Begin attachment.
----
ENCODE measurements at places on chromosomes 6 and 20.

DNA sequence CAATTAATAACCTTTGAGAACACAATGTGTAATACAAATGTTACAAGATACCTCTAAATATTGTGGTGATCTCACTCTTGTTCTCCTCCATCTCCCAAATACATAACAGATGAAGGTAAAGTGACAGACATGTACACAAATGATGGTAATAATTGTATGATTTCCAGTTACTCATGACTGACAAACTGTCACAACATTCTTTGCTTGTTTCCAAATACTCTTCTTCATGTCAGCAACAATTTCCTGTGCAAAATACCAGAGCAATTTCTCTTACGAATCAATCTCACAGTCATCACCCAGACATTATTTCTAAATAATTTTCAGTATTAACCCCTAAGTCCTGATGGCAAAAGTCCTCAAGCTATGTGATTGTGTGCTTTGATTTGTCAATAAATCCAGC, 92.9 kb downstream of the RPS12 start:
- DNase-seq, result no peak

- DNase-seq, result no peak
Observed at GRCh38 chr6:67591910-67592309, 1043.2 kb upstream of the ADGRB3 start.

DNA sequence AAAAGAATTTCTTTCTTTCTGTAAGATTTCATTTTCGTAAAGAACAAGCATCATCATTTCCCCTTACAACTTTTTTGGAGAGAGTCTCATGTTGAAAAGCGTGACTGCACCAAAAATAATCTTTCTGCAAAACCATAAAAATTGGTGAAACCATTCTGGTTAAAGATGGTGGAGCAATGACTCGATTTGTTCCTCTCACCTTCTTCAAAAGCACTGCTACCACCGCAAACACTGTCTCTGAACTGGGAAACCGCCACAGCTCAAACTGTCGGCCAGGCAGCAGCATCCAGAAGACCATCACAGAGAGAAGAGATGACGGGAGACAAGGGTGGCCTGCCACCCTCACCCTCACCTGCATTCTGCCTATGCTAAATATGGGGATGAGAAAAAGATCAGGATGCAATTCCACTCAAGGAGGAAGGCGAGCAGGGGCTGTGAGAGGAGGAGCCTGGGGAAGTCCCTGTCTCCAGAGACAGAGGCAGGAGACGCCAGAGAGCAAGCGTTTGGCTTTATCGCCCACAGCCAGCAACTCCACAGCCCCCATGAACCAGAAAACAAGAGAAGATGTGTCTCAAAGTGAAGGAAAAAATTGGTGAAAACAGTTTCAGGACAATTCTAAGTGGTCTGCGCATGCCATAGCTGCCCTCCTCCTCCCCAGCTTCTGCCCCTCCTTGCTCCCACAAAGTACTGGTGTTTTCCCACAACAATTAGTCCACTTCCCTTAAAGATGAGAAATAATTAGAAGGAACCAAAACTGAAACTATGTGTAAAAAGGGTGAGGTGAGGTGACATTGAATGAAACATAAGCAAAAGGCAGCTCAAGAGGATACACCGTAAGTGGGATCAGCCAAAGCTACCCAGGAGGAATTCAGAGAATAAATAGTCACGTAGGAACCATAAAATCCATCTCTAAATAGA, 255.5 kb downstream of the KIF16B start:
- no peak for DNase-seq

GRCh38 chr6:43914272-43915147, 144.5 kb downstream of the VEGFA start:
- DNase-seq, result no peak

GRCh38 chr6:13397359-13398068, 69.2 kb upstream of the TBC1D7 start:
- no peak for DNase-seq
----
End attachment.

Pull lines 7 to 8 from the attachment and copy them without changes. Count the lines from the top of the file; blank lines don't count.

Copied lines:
- no peak for DNase-seq

GRCh38 chr6:43914272-43915147, 144.5 kb downstream of the VEGFA start: